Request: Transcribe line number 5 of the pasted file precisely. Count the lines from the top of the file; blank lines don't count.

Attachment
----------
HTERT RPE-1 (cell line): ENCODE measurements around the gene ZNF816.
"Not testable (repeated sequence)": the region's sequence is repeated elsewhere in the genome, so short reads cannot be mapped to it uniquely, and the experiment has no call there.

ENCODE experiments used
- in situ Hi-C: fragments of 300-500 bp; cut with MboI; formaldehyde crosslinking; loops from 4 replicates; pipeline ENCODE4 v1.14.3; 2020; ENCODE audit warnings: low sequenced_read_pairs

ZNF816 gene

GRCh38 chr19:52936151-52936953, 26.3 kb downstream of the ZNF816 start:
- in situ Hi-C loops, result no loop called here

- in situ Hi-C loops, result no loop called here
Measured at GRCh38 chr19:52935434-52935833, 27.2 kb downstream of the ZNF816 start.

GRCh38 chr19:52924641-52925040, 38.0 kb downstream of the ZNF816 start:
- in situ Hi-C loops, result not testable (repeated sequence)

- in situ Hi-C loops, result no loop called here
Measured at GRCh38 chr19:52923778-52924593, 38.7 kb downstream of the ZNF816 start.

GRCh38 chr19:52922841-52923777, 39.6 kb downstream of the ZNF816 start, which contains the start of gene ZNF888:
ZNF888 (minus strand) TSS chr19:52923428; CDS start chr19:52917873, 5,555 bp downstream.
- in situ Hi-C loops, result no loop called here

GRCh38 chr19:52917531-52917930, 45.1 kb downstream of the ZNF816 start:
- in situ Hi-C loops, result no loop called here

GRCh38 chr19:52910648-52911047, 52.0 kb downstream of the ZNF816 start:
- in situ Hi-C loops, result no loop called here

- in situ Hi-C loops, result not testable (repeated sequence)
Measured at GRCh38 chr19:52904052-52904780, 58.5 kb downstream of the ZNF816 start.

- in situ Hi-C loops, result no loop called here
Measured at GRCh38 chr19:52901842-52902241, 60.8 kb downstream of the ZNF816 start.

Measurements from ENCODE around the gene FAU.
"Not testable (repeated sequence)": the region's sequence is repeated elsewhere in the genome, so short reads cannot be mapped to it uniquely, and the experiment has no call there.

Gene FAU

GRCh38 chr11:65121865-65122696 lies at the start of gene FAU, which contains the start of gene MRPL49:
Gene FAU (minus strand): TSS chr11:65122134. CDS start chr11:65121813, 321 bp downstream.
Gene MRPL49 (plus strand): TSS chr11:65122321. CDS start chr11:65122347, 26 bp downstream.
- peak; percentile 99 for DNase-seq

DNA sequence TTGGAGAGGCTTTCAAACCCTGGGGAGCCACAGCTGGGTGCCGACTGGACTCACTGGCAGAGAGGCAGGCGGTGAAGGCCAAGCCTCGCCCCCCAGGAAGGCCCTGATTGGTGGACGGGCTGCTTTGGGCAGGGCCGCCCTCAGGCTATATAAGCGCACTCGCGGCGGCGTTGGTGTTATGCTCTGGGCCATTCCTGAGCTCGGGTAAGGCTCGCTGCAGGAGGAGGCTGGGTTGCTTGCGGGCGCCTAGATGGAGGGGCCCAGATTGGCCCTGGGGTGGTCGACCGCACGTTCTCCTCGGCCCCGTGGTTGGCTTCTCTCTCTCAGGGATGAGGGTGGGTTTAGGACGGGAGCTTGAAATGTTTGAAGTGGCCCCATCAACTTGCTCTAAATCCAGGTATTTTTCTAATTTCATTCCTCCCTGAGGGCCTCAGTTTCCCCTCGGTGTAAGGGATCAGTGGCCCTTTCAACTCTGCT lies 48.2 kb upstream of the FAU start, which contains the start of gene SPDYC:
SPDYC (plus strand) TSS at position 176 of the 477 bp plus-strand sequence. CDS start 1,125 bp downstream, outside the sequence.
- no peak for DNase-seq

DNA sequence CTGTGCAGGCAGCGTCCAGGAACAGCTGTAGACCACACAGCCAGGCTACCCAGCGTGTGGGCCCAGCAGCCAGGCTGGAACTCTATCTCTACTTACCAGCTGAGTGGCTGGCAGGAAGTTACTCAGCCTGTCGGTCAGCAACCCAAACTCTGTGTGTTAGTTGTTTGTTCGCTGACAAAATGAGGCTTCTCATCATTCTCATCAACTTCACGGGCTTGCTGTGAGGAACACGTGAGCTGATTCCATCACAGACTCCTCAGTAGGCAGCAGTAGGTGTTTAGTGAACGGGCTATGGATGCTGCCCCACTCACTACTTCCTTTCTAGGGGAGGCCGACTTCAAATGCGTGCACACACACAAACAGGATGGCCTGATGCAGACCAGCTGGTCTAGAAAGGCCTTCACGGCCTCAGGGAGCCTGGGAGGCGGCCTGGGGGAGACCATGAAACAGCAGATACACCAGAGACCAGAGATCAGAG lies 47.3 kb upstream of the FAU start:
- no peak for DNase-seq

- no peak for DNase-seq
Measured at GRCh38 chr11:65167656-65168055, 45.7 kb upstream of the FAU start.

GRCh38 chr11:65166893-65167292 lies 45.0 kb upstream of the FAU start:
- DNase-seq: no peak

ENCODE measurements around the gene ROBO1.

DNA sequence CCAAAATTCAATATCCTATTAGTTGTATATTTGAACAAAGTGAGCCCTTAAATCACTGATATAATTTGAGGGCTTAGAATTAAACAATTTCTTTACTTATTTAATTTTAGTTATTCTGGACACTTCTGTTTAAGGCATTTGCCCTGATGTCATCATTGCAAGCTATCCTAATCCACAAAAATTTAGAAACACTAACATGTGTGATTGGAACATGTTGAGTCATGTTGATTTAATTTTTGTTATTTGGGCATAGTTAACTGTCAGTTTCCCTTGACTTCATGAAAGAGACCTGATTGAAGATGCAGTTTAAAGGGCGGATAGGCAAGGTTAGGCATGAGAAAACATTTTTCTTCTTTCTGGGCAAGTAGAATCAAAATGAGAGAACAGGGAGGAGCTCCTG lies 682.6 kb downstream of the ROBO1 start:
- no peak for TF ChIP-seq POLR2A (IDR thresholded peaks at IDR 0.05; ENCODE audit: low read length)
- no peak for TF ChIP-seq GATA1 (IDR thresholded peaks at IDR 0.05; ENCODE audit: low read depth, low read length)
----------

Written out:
ZNF816 gene